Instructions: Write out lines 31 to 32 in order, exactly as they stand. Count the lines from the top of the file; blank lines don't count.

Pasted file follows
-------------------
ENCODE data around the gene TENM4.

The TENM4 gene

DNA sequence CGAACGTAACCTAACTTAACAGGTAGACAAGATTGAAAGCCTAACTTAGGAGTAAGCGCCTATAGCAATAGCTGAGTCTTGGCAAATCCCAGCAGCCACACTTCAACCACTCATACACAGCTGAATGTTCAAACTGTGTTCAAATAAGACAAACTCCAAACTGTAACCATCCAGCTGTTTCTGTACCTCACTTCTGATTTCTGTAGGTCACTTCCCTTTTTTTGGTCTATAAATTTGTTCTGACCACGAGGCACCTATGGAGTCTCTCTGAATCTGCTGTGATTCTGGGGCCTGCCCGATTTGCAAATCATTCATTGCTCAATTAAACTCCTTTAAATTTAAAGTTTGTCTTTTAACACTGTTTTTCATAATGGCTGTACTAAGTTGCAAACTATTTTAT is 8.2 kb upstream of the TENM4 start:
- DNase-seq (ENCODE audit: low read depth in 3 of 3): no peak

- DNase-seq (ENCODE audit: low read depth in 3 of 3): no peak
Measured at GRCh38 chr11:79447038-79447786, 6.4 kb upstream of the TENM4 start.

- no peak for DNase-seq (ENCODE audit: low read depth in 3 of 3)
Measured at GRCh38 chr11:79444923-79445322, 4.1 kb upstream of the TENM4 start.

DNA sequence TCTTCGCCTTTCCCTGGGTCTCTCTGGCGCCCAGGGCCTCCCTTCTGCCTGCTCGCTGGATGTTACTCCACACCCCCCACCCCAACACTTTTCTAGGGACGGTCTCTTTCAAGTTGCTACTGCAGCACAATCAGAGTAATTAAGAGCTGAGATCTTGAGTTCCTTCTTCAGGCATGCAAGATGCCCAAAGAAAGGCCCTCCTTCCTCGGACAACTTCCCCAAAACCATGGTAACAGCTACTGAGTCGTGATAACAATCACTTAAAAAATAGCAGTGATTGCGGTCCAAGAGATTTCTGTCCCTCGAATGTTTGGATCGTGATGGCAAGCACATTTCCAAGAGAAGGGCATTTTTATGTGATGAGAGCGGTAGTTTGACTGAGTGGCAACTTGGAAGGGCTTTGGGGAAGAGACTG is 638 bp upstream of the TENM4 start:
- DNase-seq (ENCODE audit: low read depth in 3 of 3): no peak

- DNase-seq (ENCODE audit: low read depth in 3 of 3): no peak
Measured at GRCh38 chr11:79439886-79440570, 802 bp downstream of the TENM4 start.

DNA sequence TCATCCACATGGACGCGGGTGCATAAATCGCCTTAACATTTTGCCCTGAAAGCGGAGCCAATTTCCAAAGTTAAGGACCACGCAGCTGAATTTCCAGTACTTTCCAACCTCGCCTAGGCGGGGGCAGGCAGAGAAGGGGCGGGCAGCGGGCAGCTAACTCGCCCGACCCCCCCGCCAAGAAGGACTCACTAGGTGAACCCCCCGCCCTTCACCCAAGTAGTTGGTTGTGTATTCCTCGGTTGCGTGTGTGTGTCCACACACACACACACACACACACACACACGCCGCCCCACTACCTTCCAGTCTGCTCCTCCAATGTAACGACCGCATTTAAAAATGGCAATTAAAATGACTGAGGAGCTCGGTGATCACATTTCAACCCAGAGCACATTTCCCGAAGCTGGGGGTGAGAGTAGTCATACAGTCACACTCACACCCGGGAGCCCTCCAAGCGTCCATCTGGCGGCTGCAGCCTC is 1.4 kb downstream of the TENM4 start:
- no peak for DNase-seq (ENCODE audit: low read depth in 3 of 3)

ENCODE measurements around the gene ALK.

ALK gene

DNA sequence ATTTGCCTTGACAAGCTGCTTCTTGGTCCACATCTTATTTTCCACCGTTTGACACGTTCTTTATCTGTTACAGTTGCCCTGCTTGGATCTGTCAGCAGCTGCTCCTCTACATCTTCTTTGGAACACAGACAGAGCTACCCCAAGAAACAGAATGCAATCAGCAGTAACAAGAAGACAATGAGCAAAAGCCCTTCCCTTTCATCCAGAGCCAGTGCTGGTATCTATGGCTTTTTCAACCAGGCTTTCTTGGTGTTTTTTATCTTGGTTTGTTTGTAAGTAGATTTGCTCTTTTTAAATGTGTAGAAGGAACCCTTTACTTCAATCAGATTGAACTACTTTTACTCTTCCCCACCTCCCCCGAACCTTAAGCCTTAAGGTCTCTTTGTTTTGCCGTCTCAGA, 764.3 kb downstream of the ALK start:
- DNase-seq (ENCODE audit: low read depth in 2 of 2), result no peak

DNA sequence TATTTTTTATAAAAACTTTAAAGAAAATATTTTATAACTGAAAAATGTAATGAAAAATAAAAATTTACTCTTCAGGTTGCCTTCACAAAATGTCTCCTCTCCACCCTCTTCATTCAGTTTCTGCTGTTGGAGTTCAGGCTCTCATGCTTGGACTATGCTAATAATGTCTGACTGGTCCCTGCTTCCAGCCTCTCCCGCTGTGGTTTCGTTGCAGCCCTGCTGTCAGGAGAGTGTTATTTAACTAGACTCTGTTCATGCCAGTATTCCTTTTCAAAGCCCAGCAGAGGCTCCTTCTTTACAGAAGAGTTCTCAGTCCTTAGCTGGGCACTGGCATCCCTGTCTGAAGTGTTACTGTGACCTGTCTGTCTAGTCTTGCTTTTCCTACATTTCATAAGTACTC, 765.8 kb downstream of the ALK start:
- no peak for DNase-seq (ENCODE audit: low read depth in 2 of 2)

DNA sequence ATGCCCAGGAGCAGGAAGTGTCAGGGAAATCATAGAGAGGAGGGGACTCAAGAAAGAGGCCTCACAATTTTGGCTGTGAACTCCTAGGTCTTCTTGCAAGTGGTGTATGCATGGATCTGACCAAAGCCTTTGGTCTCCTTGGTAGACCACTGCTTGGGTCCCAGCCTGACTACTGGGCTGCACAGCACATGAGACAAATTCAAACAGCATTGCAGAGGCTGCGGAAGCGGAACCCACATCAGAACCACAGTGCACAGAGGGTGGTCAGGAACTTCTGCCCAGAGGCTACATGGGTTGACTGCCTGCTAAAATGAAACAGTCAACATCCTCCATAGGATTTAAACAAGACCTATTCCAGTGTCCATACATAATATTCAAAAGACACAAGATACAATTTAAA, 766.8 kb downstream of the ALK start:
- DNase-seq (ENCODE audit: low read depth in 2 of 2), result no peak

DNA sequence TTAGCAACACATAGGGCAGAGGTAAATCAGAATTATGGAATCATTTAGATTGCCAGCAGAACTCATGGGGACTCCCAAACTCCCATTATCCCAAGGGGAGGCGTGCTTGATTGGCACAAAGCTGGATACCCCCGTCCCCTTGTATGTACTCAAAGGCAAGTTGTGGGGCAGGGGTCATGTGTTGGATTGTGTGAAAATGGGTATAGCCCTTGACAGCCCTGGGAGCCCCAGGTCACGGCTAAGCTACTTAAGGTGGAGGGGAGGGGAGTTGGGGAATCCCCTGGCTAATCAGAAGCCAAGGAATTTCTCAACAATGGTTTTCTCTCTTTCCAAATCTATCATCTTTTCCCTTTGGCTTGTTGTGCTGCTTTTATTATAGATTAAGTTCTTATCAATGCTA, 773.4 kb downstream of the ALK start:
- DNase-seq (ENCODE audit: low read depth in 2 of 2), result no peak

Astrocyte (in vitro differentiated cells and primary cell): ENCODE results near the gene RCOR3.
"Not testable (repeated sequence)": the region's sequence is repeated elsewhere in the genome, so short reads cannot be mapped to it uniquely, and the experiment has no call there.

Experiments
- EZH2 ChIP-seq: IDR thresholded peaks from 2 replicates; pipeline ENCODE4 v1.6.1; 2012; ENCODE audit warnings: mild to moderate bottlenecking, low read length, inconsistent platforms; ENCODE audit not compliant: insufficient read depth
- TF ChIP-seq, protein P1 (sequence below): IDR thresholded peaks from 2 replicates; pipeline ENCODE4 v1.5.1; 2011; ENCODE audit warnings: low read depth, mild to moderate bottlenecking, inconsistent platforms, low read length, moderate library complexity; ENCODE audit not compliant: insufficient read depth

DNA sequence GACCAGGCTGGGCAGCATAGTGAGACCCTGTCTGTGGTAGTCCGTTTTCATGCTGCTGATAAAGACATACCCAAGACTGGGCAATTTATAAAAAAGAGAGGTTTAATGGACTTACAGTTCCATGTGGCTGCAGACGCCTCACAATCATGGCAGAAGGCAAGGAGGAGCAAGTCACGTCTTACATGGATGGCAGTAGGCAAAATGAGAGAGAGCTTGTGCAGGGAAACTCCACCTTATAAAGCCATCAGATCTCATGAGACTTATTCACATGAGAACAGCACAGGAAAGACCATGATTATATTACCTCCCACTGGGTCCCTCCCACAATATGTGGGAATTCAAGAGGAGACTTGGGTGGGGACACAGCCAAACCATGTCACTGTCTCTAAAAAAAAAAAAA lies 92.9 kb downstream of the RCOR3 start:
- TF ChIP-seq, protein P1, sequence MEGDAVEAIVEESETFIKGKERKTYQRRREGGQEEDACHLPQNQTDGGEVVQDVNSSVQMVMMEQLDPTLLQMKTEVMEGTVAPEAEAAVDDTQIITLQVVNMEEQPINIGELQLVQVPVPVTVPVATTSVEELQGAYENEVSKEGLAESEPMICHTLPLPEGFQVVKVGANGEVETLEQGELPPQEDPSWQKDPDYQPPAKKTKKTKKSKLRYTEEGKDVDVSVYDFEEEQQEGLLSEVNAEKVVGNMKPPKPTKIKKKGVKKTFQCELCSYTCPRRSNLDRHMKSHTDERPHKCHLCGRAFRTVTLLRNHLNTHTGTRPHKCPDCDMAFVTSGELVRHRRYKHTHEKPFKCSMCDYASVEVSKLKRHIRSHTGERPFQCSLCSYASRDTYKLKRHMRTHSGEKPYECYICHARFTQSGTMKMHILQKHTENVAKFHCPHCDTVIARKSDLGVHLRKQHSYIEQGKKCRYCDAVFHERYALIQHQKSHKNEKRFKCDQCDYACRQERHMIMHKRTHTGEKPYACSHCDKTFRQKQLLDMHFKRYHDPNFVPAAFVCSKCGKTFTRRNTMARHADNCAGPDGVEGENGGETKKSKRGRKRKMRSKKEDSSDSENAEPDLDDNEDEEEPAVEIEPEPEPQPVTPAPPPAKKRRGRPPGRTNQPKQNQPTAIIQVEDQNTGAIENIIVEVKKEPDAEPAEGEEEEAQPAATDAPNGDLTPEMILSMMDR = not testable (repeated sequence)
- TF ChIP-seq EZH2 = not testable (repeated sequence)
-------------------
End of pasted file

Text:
- TF ChIP-seq, protein P1, sequence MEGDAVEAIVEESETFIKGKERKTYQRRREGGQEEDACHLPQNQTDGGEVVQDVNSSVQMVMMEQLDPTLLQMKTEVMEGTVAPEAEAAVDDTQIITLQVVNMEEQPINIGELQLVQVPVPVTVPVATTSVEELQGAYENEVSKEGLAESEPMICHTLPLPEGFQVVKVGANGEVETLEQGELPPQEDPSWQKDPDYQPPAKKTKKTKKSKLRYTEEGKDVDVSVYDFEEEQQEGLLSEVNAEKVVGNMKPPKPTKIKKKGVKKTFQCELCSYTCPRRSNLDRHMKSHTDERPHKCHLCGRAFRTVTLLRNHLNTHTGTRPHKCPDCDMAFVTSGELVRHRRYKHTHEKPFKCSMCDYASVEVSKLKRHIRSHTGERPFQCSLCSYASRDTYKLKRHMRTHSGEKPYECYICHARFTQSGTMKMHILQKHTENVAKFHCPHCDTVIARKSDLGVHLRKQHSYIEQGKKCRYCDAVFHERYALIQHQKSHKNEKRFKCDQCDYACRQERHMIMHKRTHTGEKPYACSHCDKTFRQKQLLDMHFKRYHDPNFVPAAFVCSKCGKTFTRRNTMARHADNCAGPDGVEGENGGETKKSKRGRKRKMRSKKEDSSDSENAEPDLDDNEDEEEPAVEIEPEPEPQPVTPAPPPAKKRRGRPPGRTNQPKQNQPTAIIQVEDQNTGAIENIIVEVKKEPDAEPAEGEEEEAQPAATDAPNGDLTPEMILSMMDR = not testable (repeated sequence)
- TF ChIP-seq EZH2 = not testable (repeated sequence)